87th AMS Annual Meeting

Monday, 15 January 2007
Dynamic vegetation model for the descriptions of evapotranspiration and photosynthetic carbon sink observed at a rice paddy
Exhibit Hall C (Henry B. Gonzalez Convention Center)
Jeng-Lin Tsai, National Chung Hsing University, Taichung, Taiwan; and B. J. Tsuang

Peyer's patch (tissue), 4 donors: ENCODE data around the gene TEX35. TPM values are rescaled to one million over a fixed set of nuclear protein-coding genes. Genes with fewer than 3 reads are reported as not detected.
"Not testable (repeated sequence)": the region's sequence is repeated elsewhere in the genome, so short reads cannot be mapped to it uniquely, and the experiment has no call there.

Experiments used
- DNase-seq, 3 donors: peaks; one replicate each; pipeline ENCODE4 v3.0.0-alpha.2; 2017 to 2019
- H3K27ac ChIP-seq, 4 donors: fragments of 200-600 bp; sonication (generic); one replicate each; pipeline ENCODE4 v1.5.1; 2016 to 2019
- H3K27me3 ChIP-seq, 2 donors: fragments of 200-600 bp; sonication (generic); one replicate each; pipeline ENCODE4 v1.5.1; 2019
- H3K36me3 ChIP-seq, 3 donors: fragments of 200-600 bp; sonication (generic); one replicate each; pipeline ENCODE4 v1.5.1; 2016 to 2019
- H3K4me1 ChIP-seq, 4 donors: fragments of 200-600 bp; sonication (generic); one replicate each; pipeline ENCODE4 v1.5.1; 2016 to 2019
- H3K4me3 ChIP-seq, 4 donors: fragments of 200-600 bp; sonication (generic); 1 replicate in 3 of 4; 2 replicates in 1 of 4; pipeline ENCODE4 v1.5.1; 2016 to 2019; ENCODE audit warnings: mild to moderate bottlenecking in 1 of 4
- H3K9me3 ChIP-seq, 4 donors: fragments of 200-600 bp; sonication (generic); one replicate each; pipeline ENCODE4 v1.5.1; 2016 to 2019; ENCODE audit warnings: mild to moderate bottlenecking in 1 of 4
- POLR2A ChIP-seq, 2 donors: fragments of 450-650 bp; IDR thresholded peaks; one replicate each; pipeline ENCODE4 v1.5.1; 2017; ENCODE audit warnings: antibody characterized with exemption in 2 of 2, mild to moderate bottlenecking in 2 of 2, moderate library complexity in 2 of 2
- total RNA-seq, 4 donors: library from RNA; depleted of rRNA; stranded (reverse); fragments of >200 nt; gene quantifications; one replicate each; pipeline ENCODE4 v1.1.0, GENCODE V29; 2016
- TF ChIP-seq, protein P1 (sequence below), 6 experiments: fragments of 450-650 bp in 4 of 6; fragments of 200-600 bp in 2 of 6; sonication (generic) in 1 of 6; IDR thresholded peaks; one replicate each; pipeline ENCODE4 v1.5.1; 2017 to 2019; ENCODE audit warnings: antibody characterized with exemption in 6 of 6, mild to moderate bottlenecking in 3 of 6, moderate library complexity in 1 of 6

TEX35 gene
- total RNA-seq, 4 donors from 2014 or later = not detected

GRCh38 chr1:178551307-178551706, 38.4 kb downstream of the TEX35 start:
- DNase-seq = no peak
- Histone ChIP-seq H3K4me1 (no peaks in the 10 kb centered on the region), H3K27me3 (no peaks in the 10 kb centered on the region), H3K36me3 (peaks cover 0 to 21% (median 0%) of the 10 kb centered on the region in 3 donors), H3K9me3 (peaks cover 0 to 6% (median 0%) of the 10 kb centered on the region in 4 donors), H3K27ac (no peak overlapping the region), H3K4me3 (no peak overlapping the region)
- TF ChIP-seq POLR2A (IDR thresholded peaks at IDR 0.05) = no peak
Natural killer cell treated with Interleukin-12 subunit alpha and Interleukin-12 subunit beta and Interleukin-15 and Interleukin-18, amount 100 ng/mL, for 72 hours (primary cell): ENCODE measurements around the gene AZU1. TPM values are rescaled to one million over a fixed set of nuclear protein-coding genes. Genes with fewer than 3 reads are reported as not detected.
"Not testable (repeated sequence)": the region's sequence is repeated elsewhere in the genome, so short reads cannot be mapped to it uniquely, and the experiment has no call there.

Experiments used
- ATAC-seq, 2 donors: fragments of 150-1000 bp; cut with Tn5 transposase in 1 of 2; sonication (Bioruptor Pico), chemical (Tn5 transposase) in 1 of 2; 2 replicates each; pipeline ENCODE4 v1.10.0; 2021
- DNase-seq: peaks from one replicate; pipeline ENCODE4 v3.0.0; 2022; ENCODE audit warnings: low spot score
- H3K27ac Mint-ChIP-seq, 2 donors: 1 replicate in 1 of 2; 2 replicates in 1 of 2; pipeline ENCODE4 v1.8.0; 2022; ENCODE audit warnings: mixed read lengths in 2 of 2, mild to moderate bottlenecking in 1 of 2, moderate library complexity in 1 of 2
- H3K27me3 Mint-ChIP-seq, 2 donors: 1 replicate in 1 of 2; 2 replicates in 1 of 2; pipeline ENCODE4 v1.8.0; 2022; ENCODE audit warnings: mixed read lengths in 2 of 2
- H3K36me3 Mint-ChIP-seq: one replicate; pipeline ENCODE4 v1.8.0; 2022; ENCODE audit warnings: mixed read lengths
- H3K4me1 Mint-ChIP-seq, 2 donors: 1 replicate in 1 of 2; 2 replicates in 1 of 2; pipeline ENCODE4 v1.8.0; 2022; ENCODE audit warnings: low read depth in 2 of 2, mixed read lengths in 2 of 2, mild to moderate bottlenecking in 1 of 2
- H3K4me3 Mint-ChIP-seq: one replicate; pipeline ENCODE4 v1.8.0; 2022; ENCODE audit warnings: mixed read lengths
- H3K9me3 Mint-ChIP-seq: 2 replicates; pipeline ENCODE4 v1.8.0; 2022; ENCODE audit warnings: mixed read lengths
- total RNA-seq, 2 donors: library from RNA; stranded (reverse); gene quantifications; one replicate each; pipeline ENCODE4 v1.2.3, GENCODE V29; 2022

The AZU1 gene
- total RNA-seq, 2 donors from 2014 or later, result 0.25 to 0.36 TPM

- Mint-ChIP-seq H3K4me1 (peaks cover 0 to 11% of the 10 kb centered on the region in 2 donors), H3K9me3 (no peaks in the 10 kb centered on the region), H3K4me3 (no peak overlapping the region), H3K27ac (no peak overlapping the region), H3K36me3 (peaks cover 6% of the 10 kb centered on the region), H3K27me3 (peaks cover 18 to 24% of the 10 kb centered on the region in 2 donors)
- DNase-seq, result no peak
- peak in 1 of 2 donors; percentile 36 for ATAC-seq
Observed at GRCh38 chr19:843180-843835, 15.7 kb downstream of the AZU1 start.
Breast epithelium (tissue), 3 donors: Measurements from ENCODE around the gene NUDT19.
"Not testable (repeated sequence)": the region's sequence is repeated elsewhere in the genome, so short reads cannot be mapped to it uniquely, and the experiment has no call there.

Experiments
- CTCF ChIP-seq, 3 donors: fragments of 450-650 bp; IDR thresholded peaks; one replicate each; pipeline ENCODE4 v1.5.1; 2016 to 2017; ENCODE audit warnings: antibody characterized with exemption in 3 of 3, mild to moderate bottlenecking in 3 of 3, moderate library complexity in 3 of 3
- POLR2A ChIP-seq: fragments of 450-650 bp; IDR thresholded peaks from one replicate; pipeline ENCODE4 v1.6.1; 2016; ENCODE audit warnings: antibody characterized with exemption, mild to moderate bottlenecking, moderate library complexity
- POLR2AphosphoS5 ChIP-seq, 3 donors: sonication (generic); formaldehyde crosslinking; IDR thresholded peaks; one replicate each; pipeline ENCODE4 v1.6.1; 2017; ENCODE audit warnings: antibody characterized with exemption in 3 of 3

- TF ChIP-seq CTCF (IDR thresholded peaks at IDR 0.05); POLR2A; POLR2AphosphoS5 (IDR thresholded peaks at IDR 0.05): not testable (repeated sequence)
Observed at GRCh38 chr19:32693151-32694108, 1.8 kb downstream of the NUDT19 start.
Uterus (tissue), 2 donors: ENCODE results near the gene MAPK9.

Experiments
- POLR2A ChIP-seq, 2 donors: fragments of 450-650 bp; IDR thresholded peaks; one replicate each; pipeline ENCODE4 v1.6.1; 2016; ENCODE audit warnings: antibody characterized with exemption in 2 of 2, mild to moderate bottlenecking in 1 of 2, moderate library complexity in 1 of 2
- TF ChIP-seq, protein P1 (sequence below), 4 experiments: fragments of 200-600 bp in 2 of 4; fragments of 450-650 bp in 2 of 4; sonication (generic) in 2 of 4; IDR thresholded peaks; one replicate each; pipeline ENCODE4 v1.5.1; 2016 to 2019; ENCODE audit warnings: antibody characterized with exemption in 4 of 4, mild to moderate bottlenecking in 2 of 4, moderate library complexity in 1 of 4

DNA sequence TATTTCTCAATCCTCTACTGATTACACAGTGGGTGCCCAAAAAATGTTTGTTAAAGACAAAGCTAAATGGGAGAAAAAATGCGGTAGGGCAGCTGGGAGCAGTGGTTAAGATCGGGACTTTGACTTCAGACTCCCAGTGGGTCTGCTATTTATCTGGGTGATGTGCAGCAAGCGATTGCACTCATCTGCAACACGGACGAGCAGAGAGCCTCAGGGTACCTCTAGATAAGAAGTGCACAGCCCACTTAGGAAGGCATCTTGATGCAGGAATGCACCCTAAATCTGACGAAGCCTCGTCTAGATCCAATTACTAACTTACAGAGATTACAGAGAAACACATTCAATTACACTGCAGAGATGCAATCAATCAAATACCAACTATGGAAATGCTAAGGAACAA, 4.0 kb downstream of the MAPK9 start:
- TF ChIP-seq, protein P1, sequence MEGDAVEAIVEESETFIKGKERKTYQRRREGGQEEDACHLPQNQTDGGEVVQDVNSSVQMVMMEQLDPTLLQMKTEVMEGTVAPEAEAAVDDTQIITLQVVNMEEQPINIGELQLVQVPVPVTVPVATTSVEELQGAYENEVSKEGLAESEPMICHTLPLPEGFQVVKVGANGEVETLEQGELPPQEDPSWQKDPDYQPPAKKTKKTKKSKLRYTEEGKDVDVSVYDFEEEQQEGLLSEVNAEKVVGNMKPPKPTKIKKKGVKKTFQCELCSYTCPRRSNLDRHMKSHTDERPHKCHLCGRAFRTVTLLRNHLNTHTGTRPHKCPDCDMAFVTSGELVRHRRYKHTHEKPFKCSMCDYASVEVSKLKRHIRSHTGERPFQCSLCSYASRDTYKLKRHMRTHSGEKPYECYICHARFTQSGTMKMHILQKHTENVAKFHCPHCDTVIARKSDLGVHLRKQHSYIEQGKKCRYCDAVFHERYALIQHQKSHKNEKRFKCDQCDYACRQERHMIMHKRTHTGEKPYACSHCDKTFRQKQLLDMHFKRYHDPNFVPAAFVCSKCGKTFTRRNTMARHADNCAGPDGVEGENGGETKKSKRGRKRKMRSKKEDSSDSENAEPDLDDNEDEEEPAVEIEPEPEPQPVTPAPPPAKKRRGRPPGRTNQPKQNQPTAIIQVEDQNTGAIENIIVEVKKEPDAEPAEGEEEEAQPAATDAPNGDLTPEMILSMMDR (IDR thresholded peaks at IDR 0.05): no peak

Rice is the major staple in the monsoon Asia. It is grown under irrigation. More than 80 % of freshwater resources development projects in Asia are used for irrigation and about half of the total irrigation water is used for rice production. The water-fed rice paddy field may modify the surface energy budget, water cycle, runoff and ground water storage of the region. The observations by an eddy covariance (EC) system suggest that Bowen ratio was about 0.16 during the daylight hours from a rice paddy. That is, the daytime surface latent heat flux was about 6 times larger than the surface sensible heat flux. The EC system also measured absorbed CO2 flux. The equivalent photosynthetic energy flux was about 2 % of net solar radiation. The diurnal pattern of the canopy resistance for evapotranspiration of the rice paddy is found to be a U shape with the minimum value at 42 s m-1 around noon. Two state-of-the-art evapotranspiration schemes are used to simulate the evapotranspiration rate observed at the rice paddy in Taiwan. Both schemes fail to reproduce evapotranspiration rates under the conditions of incoming solar radiation greater than 800 W m-2. It is found that although evapotranspiration and photosynthetic carbon sink increased with incoming solar radiation while the radiation was < 800 W m-2, the stomata partly closed itself for preventing excess evapotranspiration while the radiation was > 800 W m-2. A better description of the relationship of the interaction between vegetation and the atmosphere is needed under strong solar radiation.

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